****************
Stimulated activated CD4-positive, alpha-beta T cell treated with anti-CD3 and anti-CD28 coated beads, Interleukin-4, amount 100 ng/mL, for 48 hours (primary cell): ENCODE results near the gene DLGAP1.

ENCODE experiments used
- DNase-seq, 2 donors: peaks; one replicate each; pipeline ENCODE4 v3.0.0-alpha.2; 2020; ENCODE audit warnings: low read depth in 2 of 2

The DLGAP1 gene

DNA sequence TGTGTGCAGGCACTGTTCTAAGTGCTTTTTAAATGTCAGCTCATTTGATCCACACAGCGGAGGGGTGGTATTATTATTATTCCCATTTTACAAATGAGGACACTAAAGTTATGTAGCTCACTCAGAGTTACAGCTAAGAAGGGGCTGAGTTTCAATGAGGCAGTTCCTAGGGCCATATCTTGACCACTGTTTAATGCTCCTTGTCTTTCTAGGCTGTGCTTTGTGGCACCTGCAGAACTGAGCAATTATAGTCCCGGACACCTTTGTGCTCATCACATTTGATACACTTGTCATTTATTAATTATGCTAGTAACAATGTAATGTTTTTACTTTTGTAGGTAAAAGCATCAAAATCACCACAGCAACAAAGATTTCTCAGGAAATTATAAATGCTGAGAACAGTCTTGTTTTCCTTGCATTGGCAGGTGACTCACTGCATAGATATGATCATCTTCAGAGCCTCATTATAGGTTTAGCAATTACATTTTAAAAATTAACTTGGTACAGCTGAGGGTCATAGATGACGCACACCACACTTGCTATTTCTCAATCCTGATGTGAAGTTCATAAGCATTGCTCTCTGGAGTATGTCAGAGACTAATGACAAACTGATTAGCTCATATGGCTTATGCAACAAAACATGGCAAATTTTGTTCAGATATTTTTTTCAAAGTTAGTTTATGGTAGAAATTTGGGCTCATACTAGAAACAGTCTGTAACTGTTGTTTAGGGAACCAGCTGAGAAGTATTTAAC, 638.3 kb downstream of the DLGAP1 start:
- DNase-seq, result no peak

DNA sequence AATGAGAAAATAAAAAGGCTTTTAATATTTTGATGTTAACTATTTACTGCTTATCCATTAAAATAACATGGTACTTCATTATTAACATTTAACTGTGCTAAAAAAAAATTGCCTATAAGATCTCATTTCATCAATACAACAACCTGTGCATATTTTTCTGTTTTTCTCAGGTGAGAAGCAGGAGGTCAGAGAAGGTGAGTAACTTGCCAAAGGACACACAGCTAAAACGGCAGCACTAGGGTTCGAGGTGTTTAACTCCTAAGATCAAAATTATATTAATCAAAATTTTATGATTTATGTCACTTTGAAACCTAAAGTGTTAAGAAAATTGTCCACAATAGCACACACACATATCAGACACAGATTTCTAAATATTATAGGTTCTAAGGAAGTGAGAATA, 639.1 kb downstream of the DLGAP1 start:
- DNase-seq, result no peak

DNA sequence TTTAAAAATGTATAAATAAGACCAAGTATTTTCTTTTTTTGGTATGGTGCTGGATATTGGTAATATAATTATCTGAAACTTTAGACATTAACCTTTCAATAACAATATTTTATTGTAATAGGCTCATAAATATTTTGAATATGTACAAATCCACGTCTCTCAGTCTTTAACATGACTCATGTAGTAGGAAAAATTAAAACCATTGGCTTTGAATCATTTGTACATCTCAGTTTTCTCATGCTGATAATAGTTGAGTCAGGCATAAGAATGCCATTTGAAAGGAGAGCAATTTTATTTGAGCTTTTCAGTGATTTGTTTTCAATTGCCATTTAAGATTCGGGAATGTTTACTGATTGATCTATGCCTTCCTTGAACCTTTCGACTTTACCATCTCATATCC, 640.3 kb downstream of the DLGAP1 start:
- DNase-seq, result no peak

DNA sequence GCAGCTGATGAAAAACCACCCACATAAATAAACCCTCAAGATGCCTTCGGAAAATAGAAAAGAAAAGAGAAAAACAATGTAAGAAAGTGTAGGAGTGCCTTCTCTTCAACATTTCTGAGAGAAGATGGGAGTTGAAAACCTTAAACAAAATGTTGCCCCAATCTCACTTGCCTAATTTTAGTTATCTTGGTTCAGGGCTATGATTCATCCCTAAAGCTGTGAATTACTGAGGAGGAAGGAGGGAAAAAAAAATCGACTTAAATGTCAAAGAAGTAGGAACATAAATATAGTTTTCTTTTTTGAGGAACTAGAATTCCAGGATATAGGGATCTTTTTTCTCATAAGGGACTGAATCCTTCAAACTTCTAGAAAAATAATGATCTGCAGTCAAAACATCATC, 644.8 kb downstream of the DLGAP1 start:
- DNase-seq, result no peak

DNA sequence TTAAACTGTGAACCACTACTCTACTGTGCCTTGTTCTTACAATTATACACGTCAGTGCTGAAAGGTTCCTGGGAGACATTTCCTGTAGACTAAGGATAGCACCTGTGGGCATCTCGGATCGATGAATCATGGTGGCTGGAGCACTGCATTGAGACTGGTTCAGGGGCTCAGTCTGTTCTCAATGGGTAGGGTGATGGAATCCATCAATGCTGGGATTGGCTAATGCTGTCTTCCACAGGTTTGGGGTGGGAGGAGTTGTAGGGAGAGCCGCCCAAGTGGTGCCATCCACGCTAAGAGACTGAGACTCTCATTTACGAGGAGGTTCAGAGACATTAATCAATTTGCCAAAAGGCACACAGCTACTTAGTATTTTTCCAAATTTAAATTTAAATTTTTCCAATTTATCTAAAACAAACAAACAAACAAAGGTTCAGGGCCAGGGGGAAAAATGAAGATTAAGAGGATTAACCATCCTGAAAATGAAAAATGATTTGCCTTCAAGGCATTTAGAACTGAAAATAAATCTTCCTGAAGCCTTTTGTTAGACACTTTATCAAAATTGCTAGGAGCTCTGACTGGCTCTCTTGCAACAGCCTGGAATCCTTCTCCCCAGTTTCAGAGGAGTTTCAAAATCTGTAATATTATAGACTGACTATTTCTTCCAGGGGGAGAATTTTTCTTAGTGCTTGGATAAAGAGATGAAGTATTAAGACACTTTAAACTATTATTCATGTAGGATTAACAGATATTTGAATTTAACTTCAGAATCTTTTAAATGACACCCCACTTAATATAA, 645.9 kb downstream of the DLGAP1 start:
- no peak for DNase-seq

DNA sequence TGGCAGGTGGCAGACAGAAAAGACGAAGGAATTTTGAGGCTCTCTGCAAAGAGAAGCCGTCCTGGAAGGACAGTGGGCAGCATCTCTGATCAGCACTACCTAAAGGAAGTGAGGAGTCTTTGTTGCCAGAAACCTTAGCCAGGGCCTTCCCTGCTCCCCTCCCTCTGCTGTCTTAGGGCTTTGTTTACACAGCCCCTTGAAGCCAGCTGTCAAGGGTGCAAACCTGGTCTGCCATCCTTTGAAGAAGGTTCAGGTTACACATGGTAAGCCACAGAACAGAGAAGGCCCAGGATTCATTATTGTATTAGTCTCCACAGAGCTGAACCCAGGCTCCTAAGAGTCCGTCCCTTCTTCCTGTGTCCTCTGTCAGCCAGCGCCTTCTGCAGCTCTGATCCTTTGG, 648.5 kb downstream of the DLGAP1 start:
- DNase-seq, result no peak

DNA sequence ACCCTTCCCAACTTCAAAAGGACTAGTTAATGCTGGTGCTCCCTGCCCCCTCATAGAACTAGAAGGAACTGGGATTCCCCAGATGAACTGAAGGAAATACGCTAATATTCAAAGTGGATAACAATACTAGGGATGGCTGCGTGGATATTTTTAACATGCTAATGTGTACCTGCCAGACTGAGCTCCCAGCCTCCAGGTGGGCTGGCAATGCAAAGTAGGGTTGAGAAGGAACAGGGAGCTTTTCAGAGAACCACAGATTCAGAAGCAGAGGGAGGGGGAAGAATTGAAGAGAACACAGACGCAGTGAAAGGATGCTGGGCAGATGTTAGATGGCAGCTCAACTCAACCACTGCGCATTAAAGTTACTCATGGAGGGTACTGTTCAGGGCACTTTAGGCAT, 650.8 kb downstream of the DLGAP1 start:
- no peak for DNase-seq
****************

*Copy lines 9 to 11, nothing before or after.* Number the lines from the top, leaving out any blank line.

DNA sequence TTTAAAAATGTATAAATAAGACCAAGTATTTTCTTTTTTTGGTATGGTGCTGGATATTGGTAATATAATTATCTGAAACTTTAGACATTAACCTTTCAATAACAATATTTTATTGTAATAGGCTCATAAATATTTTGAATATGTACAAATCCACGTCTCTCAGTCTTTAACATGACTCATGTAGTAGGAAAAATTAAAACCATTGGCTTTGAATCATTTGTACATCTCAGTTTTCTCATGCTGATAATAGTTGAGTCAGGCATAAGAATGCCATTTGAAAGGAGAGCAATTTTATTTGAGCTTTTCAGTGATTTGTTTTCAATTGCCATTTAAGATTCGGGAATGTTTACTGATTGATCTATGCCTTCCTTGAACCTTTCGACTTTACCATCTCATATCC, 640.3 kb downstream of the DLGAP1 start:
- DNase-seq, result no peak

DNA sequence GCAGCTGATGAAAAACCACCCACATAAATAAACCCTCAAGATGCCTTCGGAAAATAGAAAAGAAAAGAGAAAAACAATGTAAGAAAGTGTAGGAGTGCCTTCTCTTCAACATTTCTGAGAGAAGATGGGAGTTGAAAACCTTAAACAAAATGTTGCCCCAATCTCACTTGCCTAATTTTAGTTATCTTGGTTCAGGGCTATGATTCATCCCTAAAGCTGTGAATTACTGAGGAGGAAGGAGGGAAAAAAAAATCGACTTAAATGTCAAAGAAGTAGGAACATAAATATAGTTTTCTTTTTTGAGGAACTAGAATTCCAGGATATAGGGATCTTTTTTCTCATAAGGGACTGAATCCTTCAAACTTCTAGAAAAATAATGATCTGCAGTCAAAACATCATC, 644.8 kb downstream of the DLGAP1 start: